Comrade Ivanov asked me whether I was of the opinion that the Korean comrades did not devote great care to the improvement of the population's material conditions. I said that in the last half year, the situation had somewhat improved in this respect, but not sufficiently. Comrade Ambassador then told me that the Korean comrades had made serious mistakes. He asked me how it had been possible that the diplomatic corps did not discuss these issues with the Korean comrades. Had they kept an eye on these issues, the Korean comrades would not have made a series of mistakes [emphasis in the original], e.g. the abolition of free market, the grain procurement, and so on. He visited the city's shops and markets in recent days, and saw that as a result of the correct resolution recently passed, which allowed private capital to take some initiative, conditions in commerce and the supply of goods improved, and, consequently, the price of certain products decreased. In reply to this I told him that the members of the diplomatic corps had discussed these issues with each other, but they failed to raise the subject collectively in the presence of the competent Korean authorities, because the Korean comrades were very sensitive due to the mistakes they had made, and they would not have interpreted the comments in the most appropriate way. Comrade Ivanov said that the DPRK should have devoted very great care to the improvement of the population's material conditions. The [North and South Korean] populations are equally familiar with the South and North Korean economic situation, since the borders are not hermetically sealed. North Korea should have an attraction to South Koreans in order to demonstrate the superiority of the people's democratic system over the capitalist one. Otherwise, the Korean comrades devote all their energies to the development of heavy industry, although the Soviet Union could provide assistance to Korea by supplying consumer goods as well.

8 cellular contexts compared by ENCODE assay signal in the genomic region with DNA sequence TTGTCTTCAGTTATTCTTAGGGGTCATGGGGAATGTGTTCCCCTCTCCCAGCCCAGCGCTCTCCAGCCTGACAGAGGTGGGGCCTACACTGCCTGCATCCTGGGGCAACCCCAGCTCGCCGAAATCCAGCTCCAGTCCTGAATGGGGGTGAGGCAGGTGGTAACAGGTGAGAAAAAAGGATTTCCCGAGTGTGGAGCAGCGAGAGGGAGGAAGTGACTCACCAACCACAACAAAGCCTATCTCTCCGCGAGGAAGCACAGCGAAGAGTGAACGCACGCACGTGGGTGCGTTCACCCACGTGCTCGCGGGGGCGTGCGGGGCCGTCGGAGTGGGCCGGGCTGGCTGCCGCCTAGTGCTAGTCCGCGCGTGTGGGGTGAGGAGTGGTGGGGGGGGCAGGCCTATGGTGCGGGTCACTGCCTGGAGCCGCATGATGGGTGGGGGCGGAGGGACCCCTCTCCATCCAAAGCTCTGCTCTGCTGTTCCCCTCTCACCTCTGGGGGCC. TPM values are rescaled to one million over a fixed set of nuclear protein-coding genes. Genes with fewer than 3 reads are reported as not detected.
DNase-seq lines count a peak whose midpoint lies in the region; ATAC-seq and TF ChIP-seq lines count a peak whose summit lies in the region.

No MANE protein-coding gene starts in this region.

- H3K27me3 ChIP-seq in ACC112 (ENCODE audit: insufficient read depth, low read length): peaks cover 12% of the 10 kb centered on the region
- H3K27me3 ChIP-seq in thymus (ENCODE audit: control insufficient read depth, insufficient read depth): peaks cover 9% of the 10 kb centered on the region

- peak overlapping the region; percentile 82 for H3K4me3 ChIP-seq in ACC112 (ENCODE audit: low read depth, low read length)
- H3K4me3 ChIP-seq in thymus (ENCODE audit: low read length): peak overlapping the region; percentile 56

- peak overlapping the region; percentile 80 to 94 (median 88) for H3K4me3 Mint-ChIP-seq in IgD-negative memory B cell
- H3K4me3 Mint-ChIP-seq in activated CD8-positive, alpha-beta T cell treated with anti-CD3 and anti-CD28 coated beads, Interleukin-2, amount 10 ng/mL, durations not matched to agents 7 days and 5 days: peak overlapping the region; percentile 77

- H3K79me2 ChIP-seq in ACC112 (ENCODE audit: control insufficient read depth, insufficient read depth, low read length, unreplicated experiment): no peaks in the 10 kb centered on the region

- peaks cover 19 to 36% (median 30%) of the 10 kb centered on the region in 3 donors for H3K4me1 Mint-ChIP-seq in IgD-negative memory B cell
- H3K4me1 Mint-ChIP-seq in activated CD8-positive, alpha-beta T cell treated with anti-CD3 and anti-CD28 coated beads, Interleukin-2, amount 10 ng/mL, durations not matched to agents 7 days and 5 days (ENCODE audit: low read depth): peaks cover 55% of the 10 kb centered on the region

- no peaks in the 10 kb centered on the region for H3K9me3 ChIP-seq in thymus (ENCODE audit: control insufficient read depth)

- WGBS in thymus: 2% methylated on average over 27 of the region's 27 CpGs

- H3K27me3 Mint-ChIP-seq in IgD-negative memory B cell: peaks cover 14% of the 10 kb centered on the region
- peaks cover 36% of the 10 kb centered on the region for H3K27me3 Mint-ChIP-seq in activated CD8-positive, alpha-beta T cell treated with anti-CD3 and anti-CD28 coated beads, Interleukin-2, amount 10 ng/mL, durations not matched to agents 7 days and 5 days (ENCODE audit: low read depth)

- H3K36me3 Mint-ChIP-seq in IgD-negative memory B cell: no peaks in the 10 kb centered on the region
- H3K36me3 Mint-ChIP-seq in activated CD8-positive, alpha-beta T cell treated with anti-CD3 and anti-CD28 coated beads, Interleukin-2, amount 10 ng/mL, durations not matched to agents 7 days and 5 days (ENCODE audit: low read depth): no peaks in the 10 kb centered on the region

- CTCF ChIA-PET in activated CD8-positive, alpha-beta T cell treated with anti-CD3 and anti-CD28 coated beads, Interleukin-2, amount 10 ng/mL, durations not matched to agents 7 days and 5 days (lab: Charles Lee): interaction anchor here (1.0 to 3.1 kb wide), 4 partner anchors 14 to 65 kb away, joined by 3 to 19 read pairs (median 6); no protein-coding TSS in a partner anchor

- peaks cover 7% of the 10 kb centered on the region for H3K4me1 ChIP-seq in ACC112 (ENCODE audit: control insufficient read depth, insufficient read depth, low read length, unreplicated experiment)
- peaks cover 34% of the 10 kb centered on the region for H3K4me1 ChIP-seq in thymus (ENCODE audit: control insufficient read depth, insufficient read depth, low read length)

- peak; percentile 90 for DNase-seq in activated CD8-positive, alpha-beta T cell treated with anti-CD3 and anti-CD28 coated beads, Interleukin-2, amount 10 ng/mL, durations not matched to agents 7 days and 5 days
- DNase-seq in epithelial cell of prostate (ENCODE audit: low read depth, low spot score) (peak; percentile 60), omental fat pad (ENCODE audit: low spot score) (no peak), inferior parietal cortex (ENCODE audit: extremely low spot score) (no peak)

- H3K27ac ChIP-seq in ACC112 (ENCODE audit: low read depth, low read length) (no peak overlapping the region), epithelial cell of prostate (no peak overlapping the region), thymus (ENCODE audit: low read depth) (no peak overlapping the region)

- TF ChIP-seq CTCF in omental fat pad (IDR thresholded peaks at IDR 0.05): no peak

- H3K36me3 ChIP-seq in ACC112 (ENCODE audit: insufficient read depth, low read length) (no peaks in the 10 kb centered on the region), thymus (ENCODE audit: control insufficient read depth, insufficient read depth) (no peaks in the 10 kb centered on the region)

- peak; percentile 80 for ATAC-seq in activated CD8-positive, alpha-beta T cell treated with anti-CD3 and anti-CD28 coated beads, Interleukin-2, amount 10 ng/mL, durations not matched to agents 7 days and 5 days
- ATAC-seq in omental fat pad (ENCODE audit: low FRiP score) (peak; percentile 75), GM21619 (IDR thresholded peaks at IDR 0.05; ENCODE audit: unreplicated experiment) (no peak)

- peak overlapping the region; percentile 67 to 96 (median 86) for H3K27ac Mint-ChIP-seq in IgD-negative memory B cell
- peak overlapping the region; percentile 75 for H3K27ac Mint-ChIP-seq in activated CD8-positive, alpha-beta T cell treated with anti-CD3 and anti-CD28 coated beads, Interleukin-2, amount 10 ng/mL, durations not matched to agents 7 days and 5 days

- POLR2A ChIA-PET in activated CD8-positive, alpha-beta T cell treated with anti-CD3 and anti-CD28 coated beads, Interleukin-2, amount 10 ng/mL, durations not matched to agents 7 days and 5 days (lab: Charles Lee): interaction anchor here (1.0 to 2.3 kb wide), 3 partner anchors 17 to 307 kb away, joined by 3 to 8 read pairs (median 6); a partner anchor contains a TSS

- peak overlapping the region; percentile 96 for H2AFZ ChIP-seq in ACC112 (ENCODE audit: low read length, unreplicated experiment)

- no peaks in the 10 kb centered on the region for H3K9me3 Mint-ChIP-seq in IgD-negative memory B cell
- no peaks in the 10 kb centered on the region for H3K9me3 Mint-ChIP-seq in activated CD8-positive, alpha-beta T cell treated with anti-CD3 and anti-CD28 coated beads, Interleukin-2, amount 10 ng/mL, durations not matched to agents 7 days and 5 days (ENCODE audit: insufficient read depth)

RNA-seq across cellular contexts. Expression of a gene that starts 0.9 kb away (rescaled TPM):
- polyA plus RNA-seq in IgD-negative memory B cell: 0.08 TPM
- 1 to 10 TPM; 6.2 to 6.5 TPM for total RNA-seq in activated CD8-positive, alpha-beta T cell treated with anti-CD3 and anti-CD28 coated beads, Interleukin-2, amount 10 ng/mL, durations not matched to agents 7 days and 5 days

In my reply I also confirmed Comrade Ivanov's opinion. I told him that the Korean comrades had asked for equipment for heavy industry and factories from us too, although we also could have given them equipment for light industry and other products which would have enabled them to improve the population's material conditions in the near future. I mentioned that the Korean comrades had asked us for, among other things, a scale-making factory. Jokingly, I said that they should have had something to be weighed first, and scales only after that. On the other hand, we have already seen examples of this question. I reminded Comrade Ivanov of the events that had taken place in the years past in the German Democratic Republic, where the population's unsatisfactory material conditions also played a role in the outbreak of various provocations.